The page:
Country Profile


Overview of education in the country 

The reform of the Angolan education system started in 2004 and includes new divisions of education levels, changes in the student evaluation system, and reformulation of curricular content. Angola has now a unified system consisting of seven subsystems (pre-school education, general education, technical and vocational education, teacher training, adult education, higher education) and structured under three levels (primary, secondary, and higher education). 

Primary education is free and compulsory, lasting for six years. In practice, however, there are neither enough schools nor teachers to enforce the law. 

The secondary education system is divided into two cycles (lower secondary and upper secondary) of three years each.  
There is a parallel technical education system divided into three years of vocational education and four years of middle technical education. 

University education is offered only in major urban centers and tuition fees are higher when compared to other countries from the region such as Namibia and South Africa. 

Challenges in education 

  • Access to education is hindered by poor access to the internet and poverty. Children are often withdrawn from compulsory attendance and girls are being affected, due to local values and traditional practices. This reflects in the country’s education indicators that show a national enrolment rate in primary education of only 54% for men and 46% for women. For the secondary school, the enrolment rate was found to be 20.6% and 17.6%, respectively (PNUD, 2008). 
  • The lacunae in the education system are present across all education levels, with teacher absenteeism, lack of support structures including access to resources, textbooks, libraries, laboratories, and an overall sub-standard level of quality. 
  • Conflicts have left many students, including former child soldiers, severely traumatized and physically disabled. War-affected girls are especially vulnerable, and some have young children requiring care during school hours.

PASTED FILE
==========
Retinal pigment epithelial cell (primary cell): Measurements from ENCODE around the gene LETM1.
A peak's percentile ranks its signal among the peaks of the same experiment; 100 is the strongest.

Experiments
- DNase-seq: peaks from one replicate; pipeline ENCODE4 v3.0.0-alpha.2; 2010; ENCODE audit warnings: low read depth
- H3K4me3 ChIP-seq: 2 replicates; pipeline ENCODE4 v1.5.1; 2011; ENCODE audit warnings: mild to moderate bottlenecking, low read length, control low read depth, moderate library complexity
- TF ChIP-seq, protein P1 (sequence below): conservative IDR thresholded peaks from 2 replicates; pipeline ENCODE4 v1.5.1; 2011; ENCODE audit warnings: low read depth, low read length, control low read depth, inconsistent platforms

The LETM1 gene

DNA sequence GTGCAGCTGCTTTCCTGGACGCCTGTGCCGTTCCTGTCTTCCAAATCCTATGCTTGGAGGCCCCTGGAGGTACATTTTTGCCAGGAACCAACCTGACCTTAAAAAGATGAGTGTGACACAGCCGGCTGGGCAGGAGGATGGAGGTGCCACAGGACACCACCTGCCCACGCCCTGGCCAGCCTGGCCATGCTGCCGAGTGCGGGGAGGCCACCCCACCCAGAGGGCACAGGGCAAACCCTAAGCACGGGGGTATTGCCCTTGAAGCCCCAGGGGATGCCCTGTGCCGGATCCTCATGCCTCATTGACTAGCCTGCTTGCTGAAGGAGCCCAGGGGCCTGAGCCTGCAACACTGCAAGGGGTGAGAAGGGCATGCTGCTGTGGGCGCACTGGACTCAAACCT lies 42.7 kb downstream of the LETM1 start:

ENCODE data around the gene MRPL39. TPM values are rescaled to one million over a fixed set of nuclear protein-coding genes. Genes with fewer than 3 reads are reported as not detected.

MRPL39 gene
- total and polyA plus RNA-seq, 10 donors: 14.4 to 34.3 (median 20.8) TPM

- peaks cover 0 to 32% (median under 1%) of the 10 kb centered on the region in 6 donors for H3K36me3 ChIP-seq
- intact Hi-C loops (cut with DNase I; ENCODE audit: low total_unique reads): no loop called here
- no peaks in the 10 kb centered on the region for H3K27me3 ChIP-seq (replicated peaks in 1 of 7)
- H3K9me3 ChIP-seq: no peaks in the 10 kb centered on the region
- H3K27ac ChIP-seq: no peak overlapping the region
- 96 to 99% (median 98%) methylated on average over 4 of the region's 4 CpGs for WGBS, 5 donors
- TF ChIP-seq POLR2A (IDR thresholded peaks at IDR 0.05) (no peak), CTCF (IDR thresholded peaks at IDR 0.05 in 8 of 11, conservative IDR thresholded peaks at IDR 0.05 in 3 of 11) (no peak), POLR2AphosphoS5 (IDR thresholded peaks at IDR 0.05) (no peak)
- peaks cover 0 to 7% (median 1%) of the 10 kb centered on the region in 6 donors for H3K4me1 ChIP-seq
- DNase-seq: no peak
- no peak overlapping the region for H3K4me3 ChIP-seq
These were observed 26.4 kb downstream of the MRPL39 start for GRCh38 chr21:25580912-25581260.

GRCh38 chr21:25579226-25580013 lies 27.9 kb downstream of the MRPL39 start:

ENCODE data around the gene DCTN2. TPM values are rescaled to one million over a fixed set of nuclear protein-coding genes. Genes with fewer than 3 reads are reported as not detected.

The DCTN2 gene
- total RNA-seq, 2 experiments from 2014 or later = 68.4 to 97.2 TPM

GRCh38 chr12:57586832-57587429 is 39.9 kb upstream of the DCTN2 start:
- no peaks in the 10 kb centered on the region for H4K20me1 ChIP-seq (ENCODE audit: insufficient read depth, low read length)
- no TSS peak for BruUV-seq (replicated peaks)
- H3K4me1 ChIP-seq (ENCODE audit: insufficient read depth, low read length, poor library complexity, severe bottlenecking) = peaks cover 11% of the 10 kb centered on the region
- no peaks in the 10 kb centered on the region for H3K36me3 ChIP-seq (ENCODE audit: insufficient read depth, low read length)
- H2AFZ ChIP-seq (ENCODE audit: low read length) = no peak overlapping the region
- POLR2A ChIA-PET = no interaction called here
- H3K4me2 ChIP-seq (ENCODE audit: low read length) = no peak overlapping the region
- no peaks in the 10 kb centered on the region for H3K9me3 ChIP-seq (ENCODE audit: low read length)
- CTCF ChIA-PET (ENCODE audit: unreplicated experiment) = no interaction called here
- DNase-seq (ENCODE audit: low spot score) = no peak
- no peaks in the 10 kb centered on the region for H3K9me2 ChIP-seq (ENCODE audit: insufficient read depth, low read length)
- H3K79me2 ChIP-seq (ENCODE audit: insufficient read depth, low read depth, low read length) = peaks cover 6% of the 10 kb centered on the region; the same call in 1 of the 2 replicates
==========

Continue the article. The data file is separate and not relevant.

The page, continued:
• Though access to education has improved, both quality and quantity remain a concern, with rural areas continuing to be disadvantaged due to a lack of sufficient investment. 
  • There continues to be a need for more relevant and adequate teaching techniques; resources, curricula, and teaching tools; formal, vocational, and alternative educational programs; life skills training; social services; community support; education and social policies and programs; and opportunities for young people to develop into productive and responsible citizens. 

Key Facts 

  • There are six years of compulsory education in Angola.   
  • Even though it is difficult to assess literacy and education needs, 2014 World Bank reports estimate the literacy rate in Angola to be 77%.   
  • Literacy is quite low, with 67.4% of the population over the age of 15 able to read and write in Portuguese. 82.9% of males and 54.2% of women were literate as of 2001. 
  • Since 1980, education funding has been low, and all areas of education are in dire need of facilities, materials, and teachers. Civil war has consumed most of the country's financial gains. 
  • The quality of teaching at the primary level is reasonable.  
  • There is a need for more quality training by certification, especially in technical areas, health, and safety, accounting, economics, architecture. 
  • There is a need for recognized and certified vocational and practical training in a variety of sectors. 
  • There is a need to increase demand for English language providers for secondary education and a professional level, particularly for the Oil & Gas, aviation, tourism, and hospitality industry. 
  • UNICEF and the Government of Angola expanded their existing Back-to-School campaign by recruiting and training 29,000 new primary school teachers for the 2004 school year. As a result, student enrollment has increased by nearly 1 million, primarily in grades 1 to 4. 

Current education sector plan and strategy

Currently, within the framework of the Covid-19 pandemic, the World Health Organisation (WHO) in collaboration with the Ministry of Health and other partners, has been supporting the Ministry of Education in the preparation of the proposal for the National Action Plan to keep schools open and safe, to avoid a greater impact of school closures on learning, as well as on deworming campaigns for school-age children (5-14 years old), carried out in communities and primary schools. 

The government is committed to addressing all education lacunae through various initiatives and programs.  


Key educational institutions